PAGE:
retail news in context, analysis with attitude

• The Los Angeles Times reports this morning that “the U.S. Department of Agriculture's Economic Research Service released its 2011 Consumer Price Index analysis for projections on food prices this week, and reported that overall food prices are expected to increase 2% to 3% this year.

“The projected rise comes after a stretch of relative price stability in recent years. The agency's all-food index showed a modest 0.8% increase from 2009 to 2010, and a rise of just 0.3% in prices for food consumed at home, the lowest food inflation rates seen in the U.S. since 1962 and 1967, respectively.

“However, food prices are expected to rise even more this year, agency researchers said. The causes include rising commodity prices, shrinking supplies of key ingredients and increasing demand for corn-based ethanol for vehicle fuel.”

• The Chicago Sun Times reports this morning that Supervalu is closing a Jewel-Osco store on Western Avenue on the city’s South Side, one that has been serving the local community for a quarter-century. However, the story notes, “residents will soon have a smaller, lower-cost and limited-assortment grocery alternative when Save-A-Lot opens five stores Feb. 24 on Chicago’s South Side, including one at 6701 S. Western Ave., a company spokeswomen said.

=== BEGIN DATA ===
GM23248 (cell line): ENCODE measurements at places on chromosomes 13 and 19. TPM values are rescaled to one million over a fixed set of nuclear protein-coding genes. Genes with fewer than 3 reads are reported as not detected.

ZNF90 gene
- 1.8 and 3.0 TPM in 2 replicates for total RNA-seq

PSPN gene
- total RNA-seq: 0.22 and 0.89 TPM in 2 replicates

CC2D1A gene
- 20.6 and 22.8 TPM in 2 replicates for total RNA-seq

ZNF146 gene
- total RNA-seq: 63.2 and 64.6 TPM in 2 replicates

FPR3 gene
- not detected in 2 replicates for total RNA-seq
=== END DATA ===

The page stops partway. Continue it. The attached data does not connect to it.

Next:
• The New York Times this morning reports while the US Food and Drug Administration (FDA) planned “to begin tests this month on the milk from farms that had repeatedly sold cows tainted by drug residue,” in an effort to assure that Americans are not drinking contaminated milk, “the testing plan met with fierce protest from the dairy industry, which said that it could force farmers to needlessly dump millions of gallons of milk while they waited for test results. Industry officials and state regulators said the testing program was poorly conceived and could lead to costly recalls that could be avoided with a better plan for testing.

“In response, the F.D.A. postponed the testing, and now the two sides are sparring over how much danger the antibiotics pose and the best way to ensure that the drugs do not end up in the milk supply.”

Reuters reports that the Chinese government has fined both Walmart and Carrefour “for either over-stating their discounts by inflating pre-discounted prices, or for charging prices higher than what was labeled or advertised.

“Carrefour and Wal-Mart had engaged in such practices in various Chinese cities including Shanghai, Kunming, Shenyang, Harbin and Chongqing, the commission said on its website. Worried about rising price pressures, the Chinese government usually conducts random checks of store prices ahead of holidays, especially when the country is fighting inflation.”

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